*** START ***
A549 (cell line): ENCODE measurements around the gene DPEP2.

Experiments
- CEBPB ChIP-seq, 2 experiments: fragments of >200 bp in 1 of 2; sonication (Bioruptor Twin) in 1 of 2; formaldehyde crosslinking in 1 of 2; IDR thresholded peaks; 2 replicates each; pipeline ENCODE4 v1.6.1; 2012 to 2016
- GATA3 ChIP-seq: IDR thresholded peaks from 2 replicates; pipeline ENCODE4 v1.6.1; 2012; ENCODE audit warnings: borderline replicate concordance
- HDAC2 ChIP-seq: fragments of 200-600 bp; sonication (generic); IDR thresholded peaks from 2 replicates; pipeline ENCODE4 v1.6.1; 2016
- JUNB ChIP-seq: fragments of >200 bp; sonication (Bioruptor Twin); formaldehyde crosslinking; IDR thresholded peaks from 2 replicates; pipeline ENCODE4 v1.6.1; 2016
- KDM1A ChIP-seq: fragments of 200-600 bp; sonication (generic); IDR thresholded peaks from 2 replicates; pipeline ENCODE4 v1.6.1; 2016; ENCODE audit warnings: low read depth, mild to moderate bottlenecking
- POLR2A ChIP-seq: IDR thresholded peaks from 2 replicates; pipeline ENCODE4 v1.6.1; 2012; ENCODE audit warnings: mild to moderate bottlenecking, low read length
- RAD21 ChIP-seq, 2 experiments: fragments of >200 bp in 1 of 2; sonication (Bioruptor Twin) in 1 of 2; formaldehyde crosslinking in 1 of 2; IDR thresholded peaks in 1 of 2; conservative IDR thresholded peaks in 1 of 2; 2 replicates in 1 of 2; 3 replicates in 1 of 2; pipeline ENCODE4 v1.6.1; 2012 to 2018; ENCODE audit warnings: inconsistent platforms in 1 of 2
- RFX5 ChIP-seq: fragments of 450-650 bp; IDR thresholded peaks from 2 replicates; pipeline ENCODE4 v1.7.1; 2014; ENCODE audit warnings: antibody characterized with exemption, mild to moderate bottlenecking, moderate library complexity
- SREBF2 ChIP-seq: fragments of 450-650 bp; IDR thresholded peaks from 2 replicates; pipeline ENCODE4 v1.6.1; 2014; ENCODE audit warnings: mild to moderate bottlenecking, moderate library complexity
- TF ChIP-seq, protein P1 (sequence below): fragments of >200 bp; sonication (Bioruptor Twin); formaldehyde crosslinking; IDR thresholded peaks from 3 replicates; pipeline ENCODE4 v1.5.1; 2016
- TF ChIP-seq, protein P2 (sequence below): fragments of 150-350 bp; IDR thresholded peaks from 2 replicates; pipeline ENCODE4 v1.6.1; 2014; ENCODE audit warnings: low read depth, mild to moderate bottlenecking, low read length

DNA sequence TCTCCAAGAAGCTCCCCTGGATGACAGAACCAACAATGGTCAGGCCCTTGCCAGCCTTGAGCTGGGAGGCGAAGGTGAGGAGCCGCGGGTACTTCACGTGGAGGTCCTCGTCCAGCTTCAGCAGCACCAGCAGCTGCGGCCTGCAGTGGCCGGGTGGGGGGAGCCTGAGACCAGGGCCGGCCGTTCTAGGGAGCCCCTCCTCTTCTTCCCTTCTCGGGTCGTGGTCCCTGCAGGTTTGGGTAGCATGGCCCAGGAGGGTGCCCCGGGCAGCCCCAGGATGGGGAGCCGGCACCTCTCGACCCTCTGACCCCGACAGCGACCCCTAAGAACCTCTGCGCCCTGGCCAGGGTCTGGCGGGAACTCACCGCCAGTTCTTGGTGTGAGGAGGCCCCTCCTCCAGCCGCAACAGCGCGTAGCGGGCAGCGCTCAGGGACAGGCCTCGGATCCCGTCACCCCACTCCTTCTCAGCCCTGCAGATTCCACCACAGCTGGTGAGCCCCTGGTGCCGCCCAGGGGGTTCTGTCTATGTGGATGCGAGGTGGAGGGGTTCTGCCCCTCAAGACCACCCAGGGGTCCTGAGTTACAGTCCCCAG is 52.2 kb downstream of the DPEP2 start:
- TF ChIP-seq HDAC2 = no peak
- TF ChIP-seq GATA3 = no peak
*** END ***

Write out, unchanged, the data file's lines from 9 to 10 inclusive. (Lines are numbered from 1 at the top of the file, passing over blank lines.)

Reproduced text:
- RAD21 ChIP-seq, 2 experiments: fragments of >200 bp in 1 of 2; sonication (Bioruptor Twin) in 1 of 2; formaldehyde crosslinking in 1 of 2; IDR thresholded peaks in 1 of 2; conservative IDR thresholded peaks in 1 of 2; 2 replicates in 1 of 2; 3 replicates in 1 of 2; pipeline ENCODE4 v1.6.1; 2012 to 2018; ENCODE audit warnings: inconsistent platforms in 1 of 2
- RFX5 ChIP-seq: fragments of 450-650 bp; IDR thresholded peaks from 2 replicates; pipeline ENCODE4 v1.7.1; 2014; ENCODE audit warnings: antibody characterized with exemption, mild to moderate bottlenecking, moderate library complexity